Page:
When Colorado lawmakers in January unveiled a bill designed to increase transparency for ride-hail and delivery drivers, the tech companies sounded a cooperative tone.
“We’ve long supported many of these ideas,” an Uber spokesman said.
“Fair deactivations and pay transparency are important issues,” a Lyft representative said.
But three months later, those companies and other business groups are lobbying heavily against the legislation, warning consumers about “unprecedented fees” and safety concerns that, they argue, would allow dangerous drivers to stay behind the wheel.
Now, with just a week left in the legislative session, the future of the bill is murky. The Senate Finance Committee has bumped votes on SB23-098 multiple times, with key lawmakers voicing concern about portions of the proposal, including a state-run review board to oversee driver activations.
“It doesn’t have the votes and I’m not the swing vote,” Sen. Kevin Priola, a Henderson Democrat and committee member, told The Denver Post this week.
Other stakeholders, including the NAACP and a sexual abuse advocacy group, have come out against the bill, arguing it would chill assault reporting from riders.
Advocates and bill sponsors are scrambling to try and save slivers of the legislation as they express frustration that a Democratic supermajority in the House wouldn’t be enough to keep it from the chopping block.
“These companies clearly got to people” on the committee, said Rep. Stephanie Vigil, D-Colorado Springs, a bill sponsor and the first gig-app driver elected to the Colorado legislature. “It’s unfortunate.”
Responding to the Drivers’ Rights Movement
The proposed legislation, dubbed the “Gig Work Transparency” bill, would mandate companies like Uber, Lyft and DoorDash show the math on how much of a fare or delivery fee is going to drivers versus the tech giants. The legislation would also require gig companies to give drivers more information related to wages, time worked and expenses.
And the bill would create a review mechanism through the state that would allow drivers to challenge deactivations and terminations.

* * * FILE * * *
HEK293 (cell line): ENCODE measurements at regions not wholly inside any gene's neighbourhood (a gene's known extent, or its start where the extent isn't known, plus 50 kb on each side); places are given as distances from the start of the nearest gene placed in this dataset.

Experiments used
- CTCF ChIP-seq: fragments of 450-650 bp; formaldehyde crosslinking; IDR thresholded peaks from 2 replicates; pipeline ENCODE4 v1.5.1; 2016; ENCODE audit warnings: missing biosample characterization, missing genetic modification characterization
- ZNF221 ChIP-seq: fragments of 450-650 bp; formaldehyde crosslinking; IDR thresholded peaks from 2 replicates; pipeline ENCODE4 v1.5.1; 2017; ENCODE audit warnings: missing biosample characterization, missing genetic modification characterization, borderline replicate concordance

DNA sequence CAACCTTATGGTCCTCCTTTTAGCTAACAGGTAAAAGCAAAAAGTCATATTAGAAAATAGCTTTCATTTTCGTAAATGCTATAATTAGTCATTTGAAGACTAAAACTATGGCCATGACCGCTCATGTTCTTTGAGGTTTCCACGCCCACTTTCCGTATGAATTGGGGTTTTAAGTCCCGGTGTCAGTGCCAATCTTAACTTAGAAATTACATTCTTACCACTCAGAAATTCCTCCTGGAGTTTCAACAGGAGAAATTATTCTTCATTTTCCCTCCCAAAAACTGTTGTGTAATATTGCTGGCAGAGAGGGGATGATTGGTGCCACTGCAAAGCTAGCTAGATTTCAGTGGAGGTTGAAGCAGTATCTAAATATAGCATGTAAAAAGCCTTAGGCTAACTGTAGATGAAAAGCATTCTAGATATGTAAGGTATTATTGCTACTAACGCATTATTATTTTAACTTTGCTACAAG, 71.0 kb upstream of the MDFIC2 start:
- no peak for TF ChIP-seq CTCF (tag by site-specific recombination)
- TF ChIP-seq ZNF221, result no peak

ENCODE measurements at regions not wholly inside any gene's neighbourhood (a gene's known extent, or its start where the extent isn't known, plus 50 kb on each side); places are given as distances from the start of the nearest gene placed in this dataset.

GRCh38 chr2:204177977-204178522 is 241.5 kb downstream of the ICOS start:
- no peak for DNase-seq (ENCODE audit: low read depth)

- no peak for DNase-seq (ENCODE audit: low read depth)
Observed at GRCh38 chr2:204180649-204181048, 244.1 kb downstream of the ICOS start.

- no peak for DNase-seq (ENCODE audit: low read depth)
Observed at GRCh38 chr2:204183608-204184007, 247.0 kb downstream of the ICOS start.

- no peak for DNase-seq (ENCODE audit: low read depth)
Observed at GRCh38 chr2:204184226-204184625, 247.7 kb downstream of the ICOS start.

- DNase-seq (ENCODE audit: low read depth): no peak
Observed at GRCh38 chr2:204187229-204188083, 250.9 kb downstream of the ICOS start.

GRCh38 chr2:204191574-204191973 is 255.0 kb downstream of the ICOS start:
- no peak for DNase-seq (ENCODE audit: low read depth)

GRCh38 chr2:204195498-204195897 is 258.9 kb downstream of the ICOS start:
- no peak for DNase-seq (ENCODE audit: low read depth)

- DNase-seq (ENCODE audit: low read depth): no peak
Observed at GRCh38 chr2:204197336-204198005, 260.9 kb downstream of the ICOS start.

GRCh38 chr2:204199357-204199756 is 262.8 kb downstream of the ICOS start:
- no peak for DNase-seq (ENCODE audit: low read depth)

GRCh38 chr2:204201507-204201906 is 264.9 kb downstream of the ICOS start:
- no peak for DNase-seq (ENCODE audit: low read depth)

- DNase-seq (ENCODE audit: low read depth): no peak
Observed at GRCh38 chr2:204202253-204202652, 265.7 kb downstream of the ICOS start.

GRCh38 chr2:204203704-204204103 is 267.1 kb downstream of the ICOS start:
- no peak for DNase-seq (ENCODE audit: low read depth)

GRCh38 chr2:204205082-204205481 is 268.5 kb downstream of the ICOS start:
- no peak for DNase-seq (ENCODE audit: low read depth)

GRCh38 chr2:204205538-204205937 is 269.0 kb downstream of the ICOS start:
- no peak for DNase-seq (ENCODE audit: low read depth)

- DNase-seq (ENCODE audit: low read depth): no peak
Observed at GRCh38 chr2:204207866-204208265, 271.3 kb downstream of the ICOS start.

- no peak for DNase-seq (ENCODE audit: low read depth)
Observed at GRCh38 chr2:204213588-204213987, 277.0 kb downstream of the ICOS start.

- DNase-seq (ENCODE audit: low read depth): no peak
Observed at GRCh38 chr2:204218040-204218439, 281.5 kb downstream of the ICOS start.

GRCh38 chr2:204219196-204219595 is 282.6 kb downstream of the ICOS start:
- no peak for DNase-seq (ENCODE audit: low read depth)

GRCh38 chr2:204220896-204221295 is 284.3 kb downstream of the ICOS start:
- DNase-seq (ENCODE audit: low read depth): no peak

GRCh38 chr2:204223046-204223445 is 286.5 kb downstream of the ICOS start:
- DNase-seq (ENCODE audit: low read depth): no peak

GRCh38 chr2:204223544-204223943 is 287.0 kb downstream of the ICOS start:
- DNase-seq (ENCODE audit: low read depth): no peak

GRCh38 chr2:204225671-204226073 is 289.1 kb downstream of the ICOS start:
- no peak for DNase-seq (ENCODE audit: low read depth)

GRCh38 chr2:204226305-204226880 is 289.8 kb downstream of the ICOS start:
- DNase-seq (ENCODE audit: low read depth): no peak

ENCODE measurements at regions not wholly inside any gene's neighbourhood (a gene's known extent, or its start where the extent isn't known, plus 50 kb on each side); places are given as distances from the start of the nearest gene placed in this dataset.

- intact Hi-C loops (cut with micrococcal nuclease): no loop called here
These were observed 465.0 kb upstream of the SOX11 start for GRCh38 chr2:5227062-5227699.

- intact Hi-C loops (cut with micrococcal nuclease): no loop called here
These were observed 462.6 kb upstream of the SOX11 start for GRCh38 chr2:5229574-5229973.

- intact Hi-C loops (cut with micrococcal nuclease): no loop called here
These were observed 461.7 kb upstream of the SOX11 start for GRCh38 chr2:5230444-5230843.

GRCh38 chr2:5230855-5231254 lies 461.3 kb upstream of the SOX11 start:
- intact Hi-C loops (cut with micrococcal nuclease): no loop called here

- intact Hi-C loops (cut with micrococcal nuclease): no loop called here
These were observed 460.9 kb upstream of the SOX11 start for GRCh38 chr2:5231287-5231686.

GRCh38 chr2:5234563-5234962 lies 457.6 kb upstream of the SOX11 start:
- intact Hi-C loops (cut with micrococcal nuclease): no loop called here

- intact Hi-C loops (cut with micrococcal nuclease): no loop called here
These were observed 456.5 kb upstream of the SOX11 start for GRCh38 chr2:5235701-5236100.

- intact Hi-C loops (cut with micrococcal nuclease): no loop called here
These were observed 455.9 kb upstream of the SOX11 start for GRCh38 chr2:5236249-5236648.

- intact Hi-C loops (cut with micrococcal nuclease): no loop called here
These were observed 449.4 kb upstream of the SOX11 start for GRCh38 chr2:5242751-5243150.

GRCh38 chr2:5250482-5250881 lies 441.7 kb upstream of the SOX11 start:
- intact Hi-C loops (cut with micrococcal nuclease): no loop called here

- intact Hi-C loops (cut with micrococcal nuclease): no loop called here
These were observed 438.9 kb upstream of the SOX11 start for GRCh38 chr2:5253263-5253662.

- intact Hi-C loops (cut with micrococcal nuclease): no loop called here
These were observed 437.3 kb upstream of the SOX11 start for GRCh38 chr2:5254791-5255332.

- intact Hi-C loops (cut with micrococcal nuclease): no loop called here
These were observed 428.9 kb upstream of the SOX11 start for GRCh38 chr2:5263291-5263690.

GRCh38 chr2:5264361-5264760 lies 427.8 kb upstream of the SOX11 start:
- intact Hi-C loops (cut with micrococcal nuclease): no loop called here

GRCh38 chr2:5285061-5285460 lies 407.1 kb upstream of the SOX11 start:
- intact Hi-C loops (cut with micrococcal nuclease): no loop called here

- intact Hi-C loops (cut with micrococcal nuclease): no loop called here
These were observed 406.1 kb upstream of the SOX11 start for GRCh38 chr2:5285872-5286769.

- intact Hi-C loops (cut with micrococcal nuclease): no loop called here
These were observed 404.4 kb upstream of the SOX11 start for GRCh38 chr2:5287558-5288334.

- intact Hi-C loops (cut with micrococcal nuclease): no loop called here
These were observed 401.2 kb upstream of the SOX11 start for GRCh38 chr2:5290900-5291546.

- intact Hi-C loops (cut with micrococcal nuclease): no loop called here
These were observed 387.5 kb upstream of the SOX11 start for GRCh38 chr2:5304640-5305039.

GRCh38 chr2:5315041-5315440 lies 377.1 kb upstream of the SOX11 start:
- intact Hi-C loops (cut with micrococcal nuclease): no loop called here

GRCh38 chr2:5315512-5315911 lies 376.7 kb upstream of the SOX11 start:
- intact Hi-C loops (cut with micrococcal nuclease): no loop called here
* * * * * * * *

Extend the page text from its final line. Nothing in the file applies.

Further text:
The legislation comes in response to a growing Drivers’ Rights Movement around the country seeking to give gig workers more say over their data, time and work.
Drivers told The Post earlier this year that the app companies have eaten into their take-home pay to the point that many have had to drive more hours or take other jobs to make ends meet. Many of these workers are immigrants who also send money back to their families in other countries.
A host of these drivers went on a short strike outside Denver International Airport in November, pleading with lawmakers to take up their cause.
“We are working like slaves,” Hamouda Ahmed, a driver, said during a January news conference announcing the bill’s introduction.
Opposition mounts from all angles
Opposition, though, has been mounting in recent months.
The tech giants — including Uber, Lyft and DoorDash — have lobbied against the bill. So have fast-food behemoth McDonald’s and statewide business organizations such as the Colorado Chamber of Commerce and Colorado Retail Council.
In a letter last month to Senate Appropriations Committee members, a selection of business groups said the bill adds “unprecedented levels of regulation” that would harm restaurants and local small businesses.
“We’re concerned about proprietary information being required to be disclosed,” Christopher Howes, president of the Colorado Retail Council, told The Post. “This is an industry, much like the rest of the grocery industry, where competition is vicious. Any small edge that a company can get is really important.”
Other groups said they were concerned about not being able to offer incentives to top drivers. Labor organizations have said these incentive structures are often opaque — leading to surprise tips that Vigil likened to playing a slot machine.
“It’s undue interference in a model that works very well right now,” said John Jaramillo, co-founder of the Hispanic Restaurant Association, which opposes the bill.
The app companies have focused on two aspects of the legislation: safety and higher fees.
Drivers who are deactivated or suspended from these platforms currently have no recourse in Colorado to appeal or plead their cases. Several told The Post this year that they had no idea why they were removed from one of the apps. A recent report from the organizations Asian Americans Advancing Justice, Asian Law Caucus and Rideshare Drivers United found drivers of color and immigrants who speak little or no English were far more likely to have their accounts deactivated.